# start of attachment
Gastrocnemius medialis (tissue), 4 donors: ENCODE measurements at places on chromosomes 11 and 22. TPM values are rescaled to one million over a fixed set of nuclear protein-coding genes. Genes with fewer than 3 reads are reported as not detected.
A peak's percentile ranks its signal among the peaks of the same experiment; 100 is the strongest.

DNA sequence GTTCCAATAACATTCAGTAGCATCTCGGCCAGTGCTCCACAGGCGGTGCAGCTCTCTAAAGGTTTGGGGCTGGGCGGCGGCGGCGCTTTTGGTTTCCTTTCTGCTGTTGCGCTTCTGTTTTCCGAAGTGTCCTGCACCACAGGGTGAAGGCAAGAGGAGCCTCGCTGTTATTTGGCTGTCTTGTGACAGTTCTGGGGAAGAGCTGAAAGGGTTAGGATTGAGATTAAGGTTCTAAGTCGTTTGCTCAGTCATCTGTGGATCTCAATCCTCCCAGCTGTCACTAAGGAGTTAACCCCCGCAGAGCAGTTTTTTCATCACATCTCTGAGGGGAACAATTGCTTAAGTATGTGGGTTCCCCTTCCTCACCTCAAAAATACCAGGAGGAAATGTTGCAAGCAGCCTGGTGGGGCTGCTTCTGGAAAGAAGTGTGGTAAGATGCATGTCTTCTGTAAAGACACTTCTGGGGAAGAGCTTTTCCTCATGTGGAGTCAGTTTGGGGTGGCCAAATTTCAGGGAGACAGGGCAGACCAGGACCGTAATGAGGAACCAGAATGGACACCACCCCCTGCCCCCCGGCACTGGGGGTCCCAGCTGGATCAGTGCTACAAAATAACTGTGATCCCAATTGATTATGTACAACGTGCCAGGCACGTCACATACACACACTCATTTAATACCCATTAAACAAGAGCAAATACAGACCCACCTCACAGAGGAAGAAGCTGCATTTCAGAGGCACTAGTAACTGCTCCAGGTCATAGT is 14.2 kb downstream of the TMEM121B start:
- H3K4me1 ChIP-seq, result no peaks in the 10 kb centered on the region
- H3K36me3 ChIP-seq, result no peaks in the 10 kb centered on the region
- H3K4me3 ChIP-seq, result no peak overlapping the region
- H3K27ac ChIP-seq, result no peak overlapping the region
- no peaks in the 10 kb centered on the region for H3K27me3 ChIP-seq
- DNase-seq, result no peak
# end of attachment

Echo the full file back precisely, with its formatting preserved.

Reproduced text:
Gastrocnemius medialis (tissue), 4 donors: ENCODE measurements at places on chromosomes 11 and 22. TPM values are rescaled to one million over a fixed set of nuclear protein-coding genes. Genes with fewer than 3 reads are reported as not detected.
A peak's percentile ranks its signal among the peaks of the same experiment; 100 is the strongest.

DNA sequence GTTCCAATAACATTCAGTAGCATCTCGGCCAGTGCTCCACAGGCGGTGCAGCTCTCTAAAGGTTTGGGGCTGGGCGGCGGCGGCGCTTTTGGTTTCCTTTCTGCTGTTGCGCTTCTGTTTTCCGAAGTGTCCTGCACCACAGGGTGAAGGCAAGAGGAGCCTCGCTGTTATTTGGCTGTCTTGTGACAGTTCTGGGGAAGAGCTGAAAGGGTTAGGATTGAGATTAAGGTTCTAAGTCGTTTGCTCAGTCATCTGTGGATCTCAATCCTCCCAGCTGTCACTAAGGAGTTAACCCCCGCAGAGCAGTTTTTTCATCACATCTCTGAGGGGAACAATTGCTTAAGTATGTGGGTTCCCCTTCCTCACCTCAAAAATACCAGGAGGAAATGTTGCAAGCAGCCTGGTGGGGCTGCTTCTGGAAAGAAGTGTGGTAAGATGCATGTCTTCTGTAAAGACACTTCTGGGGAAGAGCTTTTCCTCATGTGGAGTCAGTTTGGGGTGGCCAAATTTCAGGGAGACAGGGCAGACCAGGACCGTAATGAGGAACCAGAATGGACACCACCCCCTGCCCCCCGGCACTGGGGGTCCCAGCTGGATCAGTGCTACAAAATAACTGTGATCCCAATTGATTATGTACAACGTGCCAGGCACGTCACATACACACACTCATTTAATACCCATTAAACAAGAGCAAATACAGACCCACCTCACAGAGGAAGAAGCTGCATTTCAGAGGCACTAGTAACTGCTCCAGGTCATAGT is 14.2 kb downstream of the TMEM121B start:
- H3K4me1 ChIP-seq, result no peaks in the 10 kb centered on the region
- H3K36me3 ChIP-seq, result no peaks in the 10 kb centered on the region
- H3K4me3 ChIP-seq, result no peak overlapping the region
- H3K27ac ChIP-seq, result no peak overlapping the region
- no peaks in the 10 kb centered on the region for H3K27me3 ChIP-seq
- DNase-seq, result no peak